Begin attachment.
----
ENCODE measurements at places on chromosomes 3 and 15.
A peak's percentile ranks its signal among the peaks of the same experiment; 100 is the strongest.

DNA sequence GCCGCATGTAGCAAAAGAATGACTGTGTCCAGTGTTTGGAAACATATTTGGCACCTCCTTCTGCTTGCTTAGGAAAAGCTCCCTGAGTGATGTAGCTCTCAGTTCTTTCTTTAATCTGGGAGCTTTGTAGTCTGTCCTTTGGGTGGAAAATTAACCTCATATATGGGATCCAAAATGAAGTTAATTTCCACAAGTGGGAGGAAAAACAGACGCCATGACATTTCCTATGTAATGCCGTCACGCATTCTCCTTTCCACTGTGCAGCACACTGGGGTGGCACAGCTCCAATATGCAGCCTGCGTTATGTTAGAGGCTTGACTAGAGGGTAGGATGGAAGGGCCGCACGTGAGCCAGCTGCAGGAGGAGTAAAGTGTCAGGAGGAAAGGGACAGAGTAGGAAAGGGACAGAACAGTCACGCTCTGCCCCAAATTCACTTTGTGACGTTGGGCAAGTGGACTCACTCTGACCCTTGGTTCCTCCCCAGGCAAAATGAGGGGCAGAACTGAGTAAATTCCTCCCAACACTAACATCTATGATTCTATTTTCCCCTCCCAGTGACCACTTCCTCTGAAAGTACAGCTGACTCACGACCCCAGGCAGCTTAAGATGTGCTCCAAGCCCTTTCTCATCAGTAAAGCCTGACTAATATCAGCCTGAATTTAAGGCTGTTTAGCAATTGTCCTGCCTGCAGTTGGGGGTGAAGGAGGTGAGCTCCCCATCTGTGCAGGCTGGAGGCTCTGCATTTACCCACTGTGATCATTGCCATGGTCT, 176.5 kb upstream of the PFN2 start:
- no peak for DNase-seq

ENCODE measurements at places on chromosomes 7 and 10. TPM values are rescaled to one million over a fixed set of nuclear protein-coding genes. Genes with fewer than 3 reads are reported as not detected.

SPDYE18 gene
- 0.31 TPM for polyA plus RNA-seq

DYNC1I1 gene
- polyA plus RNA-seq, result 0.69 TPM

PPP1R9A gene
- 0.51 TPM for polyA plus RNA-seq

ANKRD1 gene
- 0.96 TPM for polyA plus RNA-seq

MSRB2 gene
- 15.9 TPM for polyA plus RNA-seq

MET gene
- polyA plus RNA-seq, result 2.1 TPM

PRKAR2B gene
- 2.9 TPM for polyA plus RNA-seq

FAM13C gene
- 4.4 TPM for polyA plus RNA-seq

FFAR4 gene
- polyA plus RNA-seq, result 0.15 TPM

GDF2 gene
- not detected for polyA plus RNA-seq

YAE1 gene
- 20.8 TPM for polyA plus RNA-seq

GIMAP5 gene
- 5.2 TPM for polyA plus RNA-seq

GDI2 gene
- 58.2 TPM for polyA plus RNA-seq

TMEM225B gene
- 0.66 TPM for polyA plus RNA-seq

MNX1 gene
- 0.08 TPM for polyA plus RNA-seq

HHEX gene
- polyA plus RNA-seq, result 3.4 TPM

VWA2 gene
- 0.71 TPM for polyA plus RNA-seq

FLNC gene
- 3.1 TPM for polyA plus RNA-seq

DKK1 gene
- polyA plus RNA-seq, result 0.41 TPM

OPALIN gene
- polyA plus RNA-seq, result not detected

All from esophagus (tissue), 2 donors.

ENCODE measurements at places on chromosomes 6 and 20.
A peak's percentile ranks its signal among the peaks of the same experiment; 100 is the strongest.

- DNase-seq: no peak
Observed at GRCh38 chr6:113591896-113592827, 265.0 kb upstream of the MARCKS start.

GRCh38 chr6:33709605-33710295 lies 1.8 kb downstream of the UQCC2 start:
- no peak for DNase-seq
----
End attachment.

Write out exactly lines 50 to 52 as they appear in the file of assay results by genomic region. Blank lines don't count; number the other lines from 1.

Observed at GRCh38 chr6:113591896-113592827, 265.0 kb upstream of the MARCKS start.

GRCh38 chr6:33709605-33710295 lies 1.8 kb downstream of the UQCC2 start:
- no peak for DNase-seq